You couldn’t quite call Carol Bartz’s first European press conference a charm offensive.
“Why do you think I’m here?” Yahoo’s chief executive asked, half-joking, when pressed about whether anyone could have done a better job of leading Yahoo in the 16 months since she joined. “I’ve got plenty of money and was very happy. I don’t need everybody to think I’m an asshole. You think it’s so much fun answering your questions? If I didn’t think there was a good bottle of white wine at the end of it, I probably wouldn’t do it.”
It’s a typically no-nonsense response from Ms Bartz, who was still riding high on much improved first-quarter results last week as she addressed journalists at London’s Tate Modern.
Facing repeated questions about Facebook and whether Yahoo was sufficiently “social” to compete for the display advertising which makes up half its revenues, Ms Bartz admitted that Yahoo was likely to lose its long-held lead in the length of time visitors spend on Yahoo properties.
“We still lead in time spent,” she said. “I don’t think we will by the end of the year. I think Facebook will [overtake] us, as well as Google.”
While Facebook habitually stuns journalists with figures of its scale and reach, Ms Bartz put up an impressive set of Yahoo stats: 100bn emails are sent through Yahoo Mail every month, with a further 500bn spam messages fended off. Its network shows 10bn ads a day, with 160,000 new servers required this year to handle all the traffic.
But while Yahoo has held its own among the largest sites on the web for many years, Ms Bartz warned that the tech world can be fickle.
“I’ve been in the valley since ’83 and I’ve never seen a time when there’s been more tectonic plate shifting with new rivals, new partnerships and crazy stuff going on,” she said, later adding: “A lot of things start one way and end another way. Do not count Yahoo out as relative to interesting and exciting things that happen – remember how dead Apple was for eight years.”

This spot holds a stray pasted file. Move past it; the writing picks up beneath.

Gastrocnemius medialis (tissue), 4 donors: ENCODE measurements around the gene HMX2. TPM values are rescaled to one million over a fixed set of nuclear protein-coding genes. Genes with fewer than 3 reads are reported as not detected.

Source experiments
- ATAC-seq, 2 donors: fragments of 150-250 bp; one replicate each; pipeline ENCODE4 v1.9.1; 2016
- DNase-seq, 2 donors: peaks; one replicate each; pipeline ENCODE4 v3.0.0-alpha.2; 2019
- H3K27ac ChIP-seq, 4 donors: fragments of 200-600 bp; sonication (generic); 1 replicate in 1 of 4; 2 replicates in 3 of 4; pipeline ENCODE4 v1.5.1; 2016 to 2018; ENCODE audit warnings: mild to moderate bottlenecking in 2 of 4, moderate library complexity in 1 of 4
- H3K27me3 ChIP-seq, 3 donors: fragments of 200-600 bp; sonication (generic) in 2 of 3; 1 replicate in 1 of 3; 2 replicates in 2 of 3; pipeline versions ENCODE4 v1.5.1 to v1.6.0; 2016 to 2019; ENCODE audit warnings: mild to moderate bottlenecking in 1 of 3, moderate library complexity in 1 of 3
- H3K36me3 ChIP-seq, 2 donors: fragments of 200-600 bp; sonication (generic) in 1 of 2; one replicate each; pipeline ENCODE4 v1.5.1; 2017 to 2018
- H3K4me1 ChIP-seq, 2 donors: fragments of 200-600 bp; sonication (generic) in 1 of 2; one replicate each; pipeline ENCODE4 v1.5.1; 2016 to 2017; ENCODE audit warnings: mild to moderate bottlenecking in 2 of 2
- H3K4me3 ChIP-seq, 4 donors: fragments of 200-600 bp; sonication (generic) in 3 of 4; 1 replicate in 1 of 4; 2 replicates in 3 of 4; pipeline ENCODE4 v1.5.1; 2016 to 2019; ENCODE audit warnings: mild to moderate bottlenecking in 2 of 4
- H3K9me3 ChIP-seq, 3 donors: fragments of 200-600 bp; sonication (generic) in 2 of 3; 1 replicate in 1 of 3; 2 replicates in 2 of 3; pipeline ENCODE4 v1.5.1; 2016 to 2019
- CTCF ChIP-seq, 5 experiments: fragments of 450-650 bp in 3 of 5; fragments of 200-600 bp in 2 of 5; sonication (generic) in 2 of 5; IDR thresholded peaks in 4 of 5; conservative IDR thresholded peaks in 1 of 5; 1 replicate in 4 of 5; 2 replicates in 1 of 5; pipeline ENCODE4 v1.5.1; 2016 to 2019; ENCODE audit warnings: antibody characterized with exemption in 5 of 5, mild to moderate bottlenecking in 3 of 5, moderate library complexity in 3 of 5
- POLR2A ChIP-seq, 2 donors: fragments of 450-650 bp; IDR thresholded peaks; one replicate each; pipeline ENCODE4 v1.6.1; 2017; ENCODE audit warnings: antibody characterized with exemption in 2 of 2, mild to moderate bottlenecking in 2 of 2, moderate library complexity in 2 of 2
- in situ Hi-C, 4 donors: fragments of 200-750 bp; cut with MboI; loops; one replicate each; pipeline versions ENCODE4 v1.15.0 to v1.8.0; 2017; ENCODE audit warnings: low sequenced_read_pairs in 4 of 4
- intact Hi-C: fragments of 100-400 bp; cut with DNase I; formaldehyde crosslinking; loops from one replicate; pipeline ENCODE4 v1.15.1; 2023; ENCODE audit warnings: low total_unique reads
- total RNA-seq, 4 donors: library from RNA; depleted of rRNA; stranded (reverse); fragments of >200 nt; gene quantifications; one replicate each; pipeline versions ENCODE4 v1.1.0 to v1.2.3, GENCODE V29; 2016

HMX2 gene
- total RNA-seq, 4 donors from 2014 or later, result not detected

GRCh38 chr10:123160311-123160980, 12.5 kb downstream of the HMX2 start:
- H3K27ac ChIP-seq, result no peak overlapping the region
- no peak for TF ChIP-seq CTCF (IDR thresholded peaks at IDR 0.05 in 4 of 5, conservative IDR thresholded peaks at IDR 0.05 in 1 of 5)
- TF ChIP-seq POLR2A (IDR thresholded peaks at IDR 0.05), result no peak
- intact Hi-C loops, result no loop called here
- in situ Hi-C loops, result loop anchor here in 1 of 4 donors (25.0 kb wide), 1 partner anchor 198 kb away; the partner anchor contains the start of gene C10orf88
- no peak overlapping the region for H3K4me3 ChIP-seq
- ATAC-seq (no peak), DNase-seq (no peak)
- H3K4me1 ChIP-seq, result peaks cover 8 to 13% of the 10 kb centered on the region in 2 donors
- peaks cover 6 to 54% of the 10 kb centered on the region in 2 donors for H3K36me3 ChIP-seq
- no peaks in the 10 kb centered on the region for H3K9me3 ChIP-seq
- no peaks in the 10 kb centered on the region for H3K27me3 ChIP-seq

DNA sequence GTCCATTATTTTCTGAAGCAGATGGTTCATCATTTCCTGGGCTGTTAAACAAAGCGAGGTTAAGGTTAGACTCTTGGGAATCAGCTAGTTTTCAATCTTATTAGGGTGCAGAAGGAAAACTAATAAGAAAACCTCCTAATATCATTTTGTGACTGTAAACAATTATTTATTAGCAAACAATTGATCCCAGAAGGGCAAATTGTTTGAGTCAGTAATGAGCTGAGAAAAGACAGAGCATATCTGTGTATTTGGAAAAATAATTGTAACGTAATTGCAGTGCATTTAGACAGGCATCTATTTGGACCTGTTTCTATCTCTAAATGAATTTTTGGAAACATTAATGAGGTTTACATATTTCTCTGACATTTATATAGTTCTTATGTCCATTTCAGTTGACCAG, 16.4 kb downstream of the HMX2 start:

While Yahoo is making nods to incorporating social networks and their features, Ms Bartz believes its users are more interested in consuming than making. Yahoo’s mission is “maniacally going after great content”, she said, particularly “video snacks” – with one example being a new exclusive deal to show Premier League football highlights from the UK.
“People and advertisers are going to Facebook for different reasons,” she said. “Time spent and engagement is certainly something we are interested in. But we have such a big media property that we haven’t even tapped yet. There is plenty of growth and upside for us, in how people manage their lives and get information.”
Pressed again on whether acquisitions of Flickr and Delicious were squandered as Yahoo lags Facebook, she snapped: “We must do something or people wouldn’t come back to us… I resent and reject the fact that you will never see innovation at Yahoo.”
That innovation could come through acquisitions as well as internal development. Although attempts to elicit a comment on Yahoo’s rumoured courtship of Foursquare, the white-hot location-based mobile game, Ms Bartz said localised services and expansion into “untapped” regions such as Eastern Europe could see deal activity.
But for now, Yahoo is playing to its traditional strengths. Its next big advertising campaign will focus on search and the homepage.
The real reason Ms Bartz is here, it seems, is her determination to silence Yahoo’s critics and prove the portal has plenty of life left in it yet.